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Remembered Today:

Determining exact location of a wounding in 63rd RND battle


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Colin - That would be great and I look forward to seeing potentially first hand accounts of your fathers time with the Hawke Battalion .

I have a brief outline of my grandads time on the front line but to fill in some of the gaps with a bit more detail is really important to me  as I said earlier he never spoke at all about his time there even to my mum who is equally interested in what I can find out .


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Good Morning Neil,

Please see below a few pages from my fathers field book.

Picture 1- The front page identifying my father as Sub - LT Guy Charlton Vokins . Next to that the page dated the 18th about events leading to the 25th August 1918 when he was wounded.

Picture 2- A sketch plan of  Loupart Wood

Picture 3- Seems to relate to action plan

Picture 4- This refers to armaments and missing PO Brown

Picture 5- Page written by Sub-LT Willison on 13th August 1918 I include this as when my father was injured Willison tended his wounds before pressing forward and loosing his own life on the 25th August 1918.

Picture 6- Refers to a page when father was OC.A.Company

Numerous pages have been torn out of the book I hope you find the attached of interest.






All Photos - 1 of 1 (1).jpeg

All Photos - 1 of 1 (2).jpeg

All Photos - 1 of 1 copy.jpeg

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Hello Colin

This is brilliant to get first hand experiences of what went on - all of them are heroes for going through what they did .

Last year I went all round the area and Villers-Plouich (where my grandfather was with Nelson battalion in 1917 and was wounded for the first time) following in my grandfather’s footsteps I found it really atmospheric and overwhelming at times .

Again Thankyou for this 

Best regards


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@Colin Guy Vokins I have been following with great interest your contributions to the Hawke Batatlion/Loupart Wood operations.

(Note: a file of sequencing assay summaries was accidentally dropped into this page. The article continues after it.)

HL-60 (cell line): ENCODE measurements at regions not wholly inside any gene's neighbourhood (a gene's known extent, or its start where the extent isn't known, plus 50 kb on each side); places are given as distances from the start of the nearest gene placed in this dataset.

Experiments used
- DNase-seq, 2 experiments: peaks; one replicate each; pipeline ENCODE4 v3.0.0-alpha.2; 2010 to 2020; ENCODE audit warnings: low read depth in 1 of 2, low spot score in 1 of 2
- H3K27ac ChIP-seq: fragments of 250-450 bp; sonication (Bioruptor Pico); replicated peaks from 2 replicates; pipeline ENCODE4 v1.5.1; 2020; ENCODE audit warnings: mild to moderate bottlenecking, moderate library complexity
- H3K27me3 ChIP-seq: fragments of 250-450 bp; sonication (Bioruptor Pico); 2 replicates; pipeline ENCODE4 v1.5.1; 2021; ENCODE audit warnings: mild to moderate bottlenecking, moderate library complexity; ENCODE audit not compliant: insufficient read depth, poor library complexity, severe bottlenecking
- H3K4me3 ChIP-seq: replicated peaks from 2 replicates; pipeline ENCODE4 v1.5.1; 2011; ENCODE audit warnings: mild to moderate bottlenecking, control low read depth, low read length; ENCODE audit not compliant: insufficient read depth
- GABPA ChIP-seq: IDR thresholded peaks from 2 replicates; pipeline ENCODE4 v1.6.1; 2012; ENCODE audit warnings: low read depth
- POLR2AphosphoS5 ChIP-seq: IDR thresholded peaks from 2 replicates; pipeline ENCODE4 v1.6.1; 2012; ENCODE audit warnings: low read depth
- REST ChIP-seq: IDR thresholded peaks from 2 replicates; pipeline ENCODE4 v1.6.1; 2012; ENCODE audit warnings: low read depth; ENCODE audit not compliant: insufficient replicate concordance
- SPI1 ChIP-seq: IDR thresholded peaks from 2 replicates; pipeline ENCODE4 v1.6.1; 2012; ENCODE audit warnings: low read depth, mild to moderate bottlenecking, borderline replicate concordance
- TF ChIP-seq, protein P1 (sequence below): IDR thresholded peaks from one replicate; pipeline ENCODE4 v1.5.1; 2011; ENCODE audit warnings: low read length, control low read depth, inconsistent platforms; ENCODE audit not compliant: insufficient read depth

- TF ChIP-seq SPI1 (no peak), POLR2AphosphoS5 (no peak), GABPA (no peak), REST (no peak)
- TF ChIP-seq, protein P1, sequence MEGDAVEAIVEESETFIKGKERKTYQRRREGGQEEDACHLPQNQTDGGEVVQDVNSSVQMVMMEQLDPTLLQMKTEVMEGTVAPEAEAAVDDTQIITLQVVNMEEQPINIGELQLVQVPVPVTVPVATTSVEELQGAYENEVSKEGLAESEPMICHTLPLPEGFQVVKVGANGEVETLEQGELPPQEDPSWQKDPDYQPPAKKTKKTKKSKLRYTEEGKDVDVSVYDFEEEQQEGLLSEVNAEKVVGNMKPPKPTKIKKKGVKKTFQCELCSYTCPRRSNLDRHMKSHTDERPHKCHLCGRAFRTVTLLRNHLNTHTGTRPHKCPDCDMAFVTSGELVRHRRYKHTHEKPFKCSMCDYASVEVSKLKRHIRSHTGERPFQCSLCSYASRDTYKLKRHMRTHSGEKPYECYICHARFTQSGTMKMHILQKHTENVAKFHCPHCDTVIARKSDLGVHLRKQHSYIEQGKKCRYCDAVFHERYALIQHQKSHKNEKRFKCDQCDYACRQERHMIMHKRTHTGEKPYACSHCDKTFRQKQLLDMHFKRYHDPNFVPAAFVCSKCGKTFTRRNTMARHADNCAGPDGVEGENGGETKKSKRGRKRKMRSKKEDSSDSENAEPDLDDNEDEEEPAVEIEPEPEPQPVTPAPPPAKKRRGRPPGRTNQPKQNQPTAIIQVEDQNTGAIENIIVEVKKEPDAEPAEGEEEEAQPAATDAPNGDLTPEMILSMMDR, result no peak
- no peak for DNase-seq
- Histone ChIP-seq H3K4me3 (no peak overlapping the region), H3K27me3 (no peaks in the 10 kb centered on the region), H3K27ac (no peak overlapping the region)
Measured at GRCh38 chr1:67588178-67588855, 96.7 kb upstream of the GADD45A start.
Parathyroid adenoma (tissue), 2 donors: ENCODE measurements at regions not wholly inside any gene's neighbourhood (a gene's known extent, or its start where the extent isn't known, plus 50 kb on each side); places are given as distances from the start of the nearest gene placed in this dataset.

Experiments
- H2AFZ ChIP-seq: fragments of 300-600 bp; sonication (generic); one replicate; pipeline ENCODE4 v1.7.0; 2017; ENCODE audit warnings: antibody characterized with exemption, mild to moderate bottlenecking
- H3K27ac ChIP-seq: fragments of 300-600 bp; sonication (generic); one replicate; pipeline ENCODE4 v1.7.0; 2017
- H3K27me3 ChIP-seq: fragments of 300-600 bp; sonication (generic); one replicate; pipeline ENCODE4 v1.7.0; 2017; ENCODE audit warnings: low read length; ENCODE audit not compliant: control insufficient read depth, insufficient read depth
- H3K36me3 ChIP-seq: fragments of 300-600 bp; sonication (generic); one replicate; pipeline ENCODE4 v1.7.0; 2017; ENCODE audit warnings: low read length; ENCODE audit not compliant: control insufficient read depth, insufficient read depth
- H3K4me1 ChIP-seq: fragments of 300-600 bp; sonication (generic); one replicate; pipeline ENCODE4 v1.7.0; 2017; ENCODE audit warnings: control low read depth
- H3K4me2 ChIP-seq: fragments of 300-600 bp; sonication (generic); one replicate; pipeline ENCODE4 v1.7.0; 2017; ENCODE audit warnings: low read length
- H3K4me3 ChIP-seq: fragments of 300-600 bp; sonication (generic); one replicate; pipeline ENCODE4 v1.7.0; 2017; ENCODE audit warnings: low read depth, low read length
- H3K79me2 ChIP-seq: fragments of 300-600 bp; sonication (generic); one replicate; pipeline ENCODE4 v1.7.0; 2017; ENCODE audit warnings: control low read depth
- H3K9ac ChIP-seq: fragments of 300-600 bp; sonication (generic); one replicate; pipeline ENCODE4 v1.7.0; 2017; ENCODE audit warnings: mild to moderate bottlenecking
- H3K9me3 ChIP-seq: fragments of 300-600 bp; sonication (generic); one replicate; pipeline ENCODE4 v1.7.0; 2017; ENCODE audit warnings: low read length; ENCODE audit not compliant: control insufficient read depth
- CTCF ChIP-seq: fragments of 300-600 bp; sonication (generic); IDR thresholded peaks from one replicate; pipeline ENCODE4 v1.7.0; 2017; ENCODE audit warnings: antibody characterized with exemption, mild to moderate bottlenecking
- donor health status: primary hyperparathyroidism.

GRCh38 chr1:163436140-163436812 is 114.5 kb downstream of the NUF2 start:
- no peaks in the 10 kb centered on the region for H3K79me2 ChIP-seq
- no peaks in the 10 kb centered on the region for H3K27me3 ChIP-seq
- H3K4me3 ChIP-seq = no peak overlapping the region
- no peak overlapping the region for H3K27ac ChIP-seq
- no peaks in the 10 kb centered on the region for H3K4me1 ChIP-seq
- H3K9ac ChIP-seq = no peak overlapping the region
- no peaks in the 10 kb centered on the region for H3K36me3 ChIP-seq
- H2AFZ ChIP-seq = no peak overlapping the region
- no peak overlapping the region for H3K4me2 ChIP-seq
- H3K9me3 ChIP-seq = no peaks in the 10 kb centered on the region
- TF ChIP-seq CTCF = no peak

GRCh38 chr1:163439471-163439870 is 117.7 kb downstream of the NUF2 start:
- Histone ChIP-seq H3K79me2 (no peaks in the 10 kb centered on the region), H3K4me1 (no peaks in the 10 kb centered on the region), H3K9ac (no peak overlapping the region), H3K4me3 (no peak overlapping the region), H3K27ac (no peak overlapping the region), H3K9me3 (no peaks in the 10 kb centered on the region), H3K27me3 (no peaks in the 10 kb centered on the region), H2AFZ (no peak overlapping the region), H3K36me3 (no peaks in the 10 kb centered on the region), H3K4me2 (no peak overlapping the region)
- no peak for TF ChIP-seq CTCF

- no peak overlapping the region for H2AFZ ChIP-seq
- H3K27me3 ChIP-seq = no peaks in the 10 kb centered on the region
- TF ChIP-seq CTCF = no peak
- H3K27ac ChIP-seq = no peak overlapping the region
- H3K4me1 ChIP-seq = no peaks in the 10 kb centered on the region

The Hawke company command arrangements remain a bit unclear. We have, in the notebook pages you posted, on ‘C’ Coy Orders of 13 August, 9.20 pm, the signature of Sub Lt Willison as OC ‘C’ Coy. We also have your father writing to his family on 20 August that he was OC ‘C’ Coy on (and possibly before) that date.

The information from Douglas Jerrold’s “The Hawke Battalion”, clearly places Sub Lieutenant  Perceval Beaumont in command of ‘C’ coy from late March and as Acting Lieutenant from 18 April. He was still OC ‘C’ Coy for the RND’s attack on the Drocourt-Quéant Line on 2 September. However, Lt Beaumont missed the 25 August action. He had been granted two weeks leave to UK from 13-27August (later extended by a few days) but Jerrold places him back with ‘C’ Coy in early September.

In his absence on leave it would probably fall on one of his platoon commanders to act as company commander and your father may well have (briefly) taken on these duties. Jerrold notes (p.200 footnote) that Sub Lieutenant Walter Leigh Willison “…led ‘C’ Company with great distinction in the attack on Le Barque [LoupartWood].”.  Willison (April 1917) was only one month junior to Lt Beaumont (March 1917) as a Sub Lt and both officers had many months of previous battle experience with Nelson Battalion. Your father’s seniority (30 January 1918) and very limited battle experience would make him an unlikely choice for company command in action but he may well have acted in that capacity when Hawke Bn was out of the line. This may also explain his ‘A’ Coy note on 27 July when the Hawkes were, again, out of the line.

Sorry there is no definitive answer but I hope this helps.

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One other clue shows up in the Hawke war diary for 20 August:     

"SOUASTRE ... 5pm ... Commanding Officer and Company Commanders went forward to reconnoitre assembly position.  9pm ... Battalion left RED LINE and marched under Second in Command to F.20a." Presumably company commanders were also absent from this march  and Sub Lt Vokins could well have led 'C' Coy forward in the absence of Sub Lt Willison.

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